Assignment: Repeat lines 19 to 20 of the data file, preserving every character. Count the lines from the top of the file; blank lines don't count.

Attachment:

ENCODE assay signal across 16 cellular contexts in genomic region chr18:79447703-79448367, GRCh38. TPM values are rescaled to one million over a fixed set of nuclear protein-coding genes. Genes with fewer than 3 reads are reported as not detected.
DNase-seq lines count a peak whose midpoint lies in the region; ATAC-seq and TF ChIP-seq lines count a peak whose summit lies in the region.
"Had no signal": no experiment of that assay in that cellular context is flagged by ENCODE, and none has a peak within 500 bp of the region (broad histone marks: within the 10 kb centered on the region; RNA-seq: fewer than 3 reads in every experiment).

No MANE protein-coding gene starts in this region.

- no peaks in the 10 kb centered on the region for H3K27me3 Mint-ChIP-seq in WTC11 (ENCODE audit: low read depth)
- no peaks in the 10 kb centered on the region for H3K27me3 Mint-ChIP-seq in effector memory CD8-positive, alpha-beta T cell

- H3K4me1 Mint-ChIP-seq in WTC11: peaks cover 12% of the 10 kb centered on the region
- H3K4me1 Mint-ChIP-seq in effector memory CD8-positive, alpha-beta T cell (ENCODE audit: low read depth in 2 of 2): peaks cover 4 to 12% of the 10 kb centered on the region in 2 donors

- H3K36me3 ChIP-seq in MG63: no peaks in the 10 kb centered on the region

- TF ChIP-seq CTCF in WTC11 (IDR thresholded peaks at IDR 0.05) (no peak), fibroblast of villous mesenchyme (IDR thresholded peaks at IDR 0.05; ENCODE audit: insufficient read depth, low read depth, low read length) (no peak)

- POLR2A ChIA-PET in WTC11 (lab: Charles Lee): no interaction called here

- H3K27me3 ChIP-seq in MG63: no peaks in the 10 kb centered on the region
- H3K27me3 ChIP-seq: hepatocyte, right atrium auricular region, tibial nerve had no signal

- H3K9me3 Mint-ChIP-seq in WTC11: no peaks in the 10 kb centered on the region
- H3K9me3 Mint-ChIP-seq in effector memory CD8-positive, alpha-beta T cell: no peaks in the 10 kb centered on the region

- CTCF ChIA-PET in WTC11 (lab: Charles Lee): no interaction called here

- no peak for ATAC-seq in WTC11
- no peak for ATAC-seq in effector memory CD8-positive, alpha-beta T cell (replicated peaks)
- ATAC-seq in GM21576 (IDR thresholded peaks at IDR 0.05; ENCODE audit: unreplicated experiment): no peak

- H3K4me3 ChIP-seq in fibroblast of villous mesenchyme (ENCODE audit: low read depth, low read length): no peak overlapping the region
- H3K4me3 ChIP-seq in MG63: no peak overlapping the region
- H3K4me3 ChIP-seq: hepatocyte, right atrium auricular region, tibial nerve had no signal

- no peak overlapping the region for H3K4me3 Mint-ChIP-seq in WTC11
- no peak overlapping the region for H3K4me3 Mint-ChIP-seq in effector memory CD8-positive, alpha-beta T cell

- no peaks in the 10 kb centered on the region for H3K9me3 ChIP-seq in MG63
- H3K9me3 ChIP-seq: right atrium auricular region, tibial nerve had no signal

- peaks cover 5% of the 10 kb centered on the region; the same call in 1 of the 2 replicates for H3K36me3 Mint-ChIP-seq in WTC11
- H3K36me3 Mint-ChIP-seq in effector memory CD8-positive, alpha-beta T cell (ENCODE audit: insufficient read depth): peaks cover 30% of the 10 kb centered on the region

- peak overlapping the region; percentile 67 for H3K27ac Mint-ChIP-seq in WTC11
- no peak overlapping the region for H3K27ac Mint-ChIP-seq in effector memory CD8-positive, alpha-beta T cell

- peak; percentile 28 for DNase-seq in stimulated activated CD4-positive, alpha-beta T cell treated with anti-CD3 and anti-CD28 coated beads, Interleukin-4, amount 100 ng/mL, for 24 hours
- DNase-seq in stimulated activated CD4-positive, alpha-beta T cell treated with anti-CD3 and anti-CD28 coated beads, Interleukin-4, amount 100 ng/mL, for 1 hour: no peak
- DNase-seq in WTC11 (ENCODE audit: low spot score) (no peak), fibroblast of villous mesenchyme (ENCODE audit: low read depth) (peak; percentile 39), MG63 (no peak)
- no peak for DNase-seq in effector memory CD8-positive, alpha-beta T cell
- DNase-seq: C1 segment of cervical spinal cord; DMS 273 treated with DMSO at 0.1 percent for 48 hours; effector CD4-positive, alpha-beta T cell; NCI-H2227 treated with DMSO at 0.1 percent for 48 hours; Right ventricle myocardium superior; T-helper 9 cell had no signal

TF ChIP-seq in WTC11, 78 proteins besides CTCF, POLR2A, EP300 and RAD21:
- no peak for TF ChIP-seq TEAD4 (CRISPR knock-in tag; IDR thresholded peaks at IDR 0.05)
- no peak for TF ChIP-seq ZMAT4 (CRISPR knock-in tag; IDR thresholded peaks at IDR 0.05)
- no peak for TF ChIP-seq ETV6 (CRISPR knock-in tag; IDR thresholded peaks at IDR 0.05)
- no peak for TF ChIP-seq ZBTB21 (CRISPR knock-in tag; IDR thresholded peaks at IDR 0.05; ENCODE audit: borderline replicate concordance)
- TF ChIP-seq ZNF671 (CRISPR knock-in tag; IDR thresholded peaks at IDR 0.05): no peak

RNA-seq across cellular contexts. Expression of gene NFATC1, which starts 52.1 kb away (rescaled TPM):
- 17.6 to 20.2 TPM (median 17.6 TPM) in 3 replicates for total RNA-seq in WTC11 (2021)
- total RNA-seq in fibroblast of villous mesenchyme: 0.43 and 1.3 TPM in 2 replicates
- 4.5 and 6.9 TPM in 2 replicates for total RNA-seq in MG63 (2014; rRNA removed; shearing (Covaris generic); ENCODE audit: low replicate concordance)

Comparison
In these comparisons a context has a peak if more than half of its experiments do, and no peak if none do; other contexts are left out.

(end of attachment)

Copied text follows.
- ATAC-seq in GM21576 (IDR thresholded peaks at IDR 0.05; ENCODE audit: unreplicated experiment): no peak

- H3K4me3 ChIP-seq in fibroblast of villous mesenchyme (ENCODE audit: low read depth, low read length): no peak overlapping the region